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Magical Fairy Glen appears in Willow Glen to bring unexpected joy for families

Mercury News logo Mercury News 4/23/2020 Jim Harrington
a close up of a cake: SAN JOSE, CALIFORNIA - APRIL 22: A small door under a tree in the Fairy Glen made by Lili Ghazian outside of her home in the Willow Glen neighborhood in San Jose, Calif., on Wednesday, April 22, 2020. (Nhat V. Meyer/Bay Area News Group) © Provided by Mercury News SAN JOSE, CALIFORNIA - APRIL 22: A small door under a tree in the Fairy Glen made by Lili Ghazian outside of her home in the Willow Glen neighborhood in San Jose, Calif., on Wednesday, April 22, 2020. (Nhat V. Meyer/Bay Area News Group)

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Lili Ghazian has been fascinated by fairies for as long as she can remember.

Now, she’s sharing her passion for those magic little beings with others, in hopes of brightening the days of those in need of some light and levity during the ongoing coronavirus pandemic.

Ghazian has turned the area in front of her Willow Glen residence into a fascinating Fairy Glen, drawing families from throughout the neighborhood and beyond to see the colorful little houses that dot the tall trees and surrounding area.

She’s put a lot of effort into creating this magic kingdom — which can be found on the two-block Celestine Avenue, off the major thoroughfare of Curtner Avenue — but it’s all worth it once she sees the reactions from the families.

“The kids’ laughter and their parents’ smiles fill my heart with joy and hope every day and I only hope my fairies would do the same for my community,” she says.

Ghazian says she was inspired to create Fairy Glen after learning about the story of Robyn Frampton, a single mother of two in Overland Park, Kansas, who became known for creating gnome homes and was featured in the documentary film “The Gnomist.”

“I could not stop thinking about the story and how fascinating those gnome houses were and how much joy they have brought to people,” says Ghazian, a wedding planner who previously worked as an interior designer. “And I was determined to create something similar for my own community.”

She quickly turned her sites on doing something with fairies, deciding to create an enchanting land just outside her own front door. She began hitting second-hand stores, looking for odds and ends that she could use for doors, roofs and other building material.

“It’s the most amazing feeling when you turn an unwanted object into something wonderful that would bring joy to so many people,” she says. “I would come home every day with the most peculiar items with a head full of ideas.

“It felt like a treasure hunt and I was enjoying every minute of it.”

She spent weeks working on the project, with a goal of unveiling her glen to Willow Glen sometime in the summer. But, as she says, “the universe had different plans.”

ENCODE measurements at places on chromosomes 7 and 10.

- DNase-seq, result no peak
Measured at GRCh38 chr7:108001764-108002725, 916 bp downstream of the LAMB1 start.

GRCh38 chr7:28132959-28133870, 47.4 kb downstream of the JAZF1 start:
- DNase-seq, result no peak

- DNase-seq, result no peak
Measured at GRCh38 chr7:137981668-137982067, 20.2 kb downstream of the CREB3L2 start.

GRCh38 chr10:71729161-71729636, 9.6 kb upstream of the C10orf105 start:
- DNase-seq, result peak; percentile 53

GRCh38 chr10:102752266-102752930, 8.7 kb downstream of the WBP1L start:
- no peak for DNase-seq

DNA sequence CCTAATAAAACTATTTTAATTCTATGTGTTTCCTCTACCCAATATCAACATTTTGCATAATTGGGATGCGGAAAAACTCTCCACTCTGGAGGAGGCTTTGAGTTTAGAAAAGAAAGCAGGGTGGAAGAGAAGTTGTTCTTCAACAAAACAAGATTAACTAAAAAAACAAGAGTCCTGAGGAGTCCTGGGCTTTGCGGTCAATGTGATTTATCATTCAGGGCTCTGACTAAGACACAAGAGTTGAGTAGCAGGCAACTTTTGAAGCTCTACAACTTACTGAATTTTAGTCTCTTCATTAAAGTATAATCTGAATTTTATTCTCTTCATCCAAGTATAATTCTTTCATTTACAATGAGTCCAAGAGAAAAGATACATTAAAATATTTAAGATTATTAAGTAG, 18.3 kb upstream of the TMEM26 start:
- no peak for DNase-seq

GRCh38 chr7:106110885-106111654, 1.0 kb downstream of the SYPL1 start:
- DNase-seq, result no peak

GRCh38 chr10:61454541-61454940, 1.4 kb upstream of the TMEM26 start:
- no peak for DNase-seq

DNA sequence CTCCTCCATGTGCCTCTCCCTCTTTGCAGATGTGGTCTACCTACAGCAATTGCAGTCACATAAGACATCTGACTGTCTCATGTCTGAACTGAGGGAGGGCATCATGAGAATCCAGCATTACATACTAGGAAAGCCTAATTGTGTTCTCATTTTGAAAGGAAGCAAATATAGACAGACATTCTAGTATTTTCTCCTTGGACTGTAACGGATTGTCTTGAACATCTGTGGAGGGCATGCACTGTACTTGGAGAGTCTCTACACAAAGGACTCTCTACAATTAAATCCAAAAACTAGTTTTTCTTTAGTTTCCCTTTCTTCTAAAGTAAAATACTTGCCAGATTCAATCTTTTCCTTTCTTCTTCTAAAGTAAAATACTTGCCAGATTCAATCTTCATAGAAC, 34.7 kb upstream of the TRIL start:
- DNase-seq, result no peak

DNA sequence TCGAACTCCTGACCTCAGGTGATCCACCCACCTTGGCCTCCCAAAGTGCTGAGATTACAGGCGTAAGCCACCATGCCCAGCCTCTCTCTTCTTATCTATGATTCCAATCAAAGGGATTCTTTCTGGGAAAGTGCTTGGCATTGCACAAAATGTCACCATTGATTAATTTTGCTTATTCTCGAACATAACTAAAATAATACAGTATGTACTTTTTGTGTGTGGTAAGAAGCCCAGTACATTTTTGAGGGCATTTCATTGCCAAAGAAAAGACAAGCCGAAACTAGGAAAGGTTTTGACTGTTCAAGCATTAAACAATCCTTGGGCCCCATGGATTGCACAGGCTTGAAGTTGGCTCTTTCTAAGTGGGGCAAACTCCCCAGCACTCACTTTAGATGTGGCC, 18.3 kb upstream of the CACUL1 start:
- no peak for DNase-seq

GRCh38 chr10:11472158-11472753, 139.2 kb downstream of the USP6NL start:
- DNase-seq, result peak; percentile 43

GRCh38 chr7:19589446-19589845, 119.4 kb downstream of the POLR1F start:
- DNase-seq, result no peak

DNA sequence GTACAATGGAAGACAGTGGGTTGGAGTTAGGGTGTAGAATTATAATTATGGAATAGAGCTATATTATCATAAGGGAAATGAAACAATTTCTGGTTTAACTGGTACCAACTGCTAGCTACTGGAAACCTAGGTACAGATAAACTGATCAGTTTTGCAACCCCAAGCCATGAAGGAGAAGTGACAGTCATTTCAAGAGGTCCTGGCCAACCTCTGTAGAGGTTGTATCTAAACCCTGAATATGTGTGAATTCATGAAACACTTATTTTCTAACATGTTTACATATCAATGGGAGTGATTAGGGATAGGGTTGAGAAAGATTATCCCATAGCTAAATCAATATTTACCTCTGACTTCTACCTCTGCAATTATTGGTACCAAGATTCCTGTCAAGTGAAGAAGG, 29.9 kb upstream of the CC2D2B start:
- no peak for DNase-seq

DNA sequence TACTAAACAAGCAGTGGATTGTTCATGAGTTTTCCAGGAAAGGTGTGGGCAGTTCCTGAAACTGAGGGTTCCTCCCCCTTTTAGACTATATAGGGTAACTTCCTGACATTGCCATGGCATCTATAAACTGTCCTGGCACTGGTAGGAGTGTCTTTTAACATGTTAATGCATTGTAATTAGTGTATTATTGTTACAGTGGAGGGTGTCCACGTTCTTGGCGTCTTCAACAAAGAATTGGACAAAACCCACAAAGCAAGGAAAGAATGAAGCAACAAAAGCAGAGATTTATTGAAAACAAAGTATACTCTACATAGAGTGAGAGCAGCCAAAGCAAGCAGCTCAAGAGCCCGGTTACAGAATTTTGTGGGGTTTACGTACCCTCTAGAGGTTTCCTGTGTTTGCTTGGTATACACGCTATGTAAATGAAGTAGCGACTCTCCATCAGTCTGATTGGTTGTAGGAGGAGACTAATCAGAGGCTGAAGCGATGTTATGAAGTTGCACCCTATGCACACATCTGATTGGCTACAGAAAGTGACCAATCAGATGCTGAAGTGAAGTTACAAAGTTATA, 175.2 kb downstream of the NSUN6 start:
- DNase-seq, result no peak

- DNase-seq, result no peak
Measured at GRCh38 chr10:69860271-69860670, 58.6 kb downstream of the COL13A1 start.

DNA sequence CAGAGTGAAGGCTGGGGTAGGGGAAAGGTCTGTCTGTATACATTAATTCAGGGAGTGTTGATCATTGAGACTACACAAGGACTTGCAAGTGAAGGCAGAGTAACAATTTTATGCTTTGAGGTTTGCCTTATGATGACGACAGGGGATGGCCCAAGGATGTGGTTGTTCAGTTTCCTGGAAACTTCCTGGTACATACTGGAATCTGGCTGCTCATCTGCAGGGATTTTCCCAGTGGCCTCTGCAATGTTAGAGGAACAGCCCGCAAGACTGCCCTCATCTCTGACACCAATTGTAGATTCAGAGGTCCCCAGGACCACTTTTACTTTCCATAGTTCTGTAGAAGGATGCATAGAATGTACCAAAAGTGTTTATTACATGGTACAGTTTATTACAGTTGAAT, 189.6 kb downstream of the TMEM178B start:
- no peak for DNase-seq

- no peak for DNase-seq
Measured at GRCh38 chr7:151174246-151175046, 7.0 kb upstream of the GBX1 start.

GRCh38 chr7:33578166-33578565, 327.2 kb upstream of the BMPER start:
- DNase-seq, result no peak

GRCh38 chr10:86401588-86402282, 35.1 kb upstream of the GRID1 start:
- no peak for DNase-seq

“This past March the whole world changed,” she says. “We were all hit by coronavirus and everything had to stop. Schools, workplaces and gyms were all closed and we stayed home.”

Everyone was scrambling to figure out their places in “the new normal” as the world grew smaller on what seemed liked a daily basis. And on the very first day the shelter in place order went into effect, Ghazian realized she needed revise the timing of her plans.

“I remember seeing parents with their kids walking in our streets as the afternoon sun was setting down and it dawned on me: This is the best time to set up my Fairy Glen,” she says. “It could be something that the kids and their parents would look into visiting daily with joy.”

She had the first structure erected that very same day, with others quickly to follow.

“I tried to work evenings or early mornings when there was no one around,” she says. “I assume Fairies would do the same.”

“A month has (now) passed and this has become an ongoing project which I look forward daily. There have been many visitors to Fairy Glen and the fairies have been receiving beautiful notes and very cute drawings from the kids in their mailbox.

“Yes, there is even a mailbox in Fairy Glen.”

And, apparently, the fairies have been sharing some of those notes with Ghazian.

“I know it sounds cheesy, but every time I read their notes it makes me cry,” she says.

Ghazian says that she regularly sterilizes the glen, as well as wears protective gear when working in the area, to try and keep both the fairies and their visitors as safe as possible.

Yet, it’s still very understandable why many parents might be reluctant to let their children touch the Fairy Glen houses and other items due to the fear of the spread of the coronavirus.

Ghazian points out that people who don’t want to physically interact with the glen can still get enjoyment from just looking at it.

“My goal is to reach as many families as possible and bring joy to my community,” she says.


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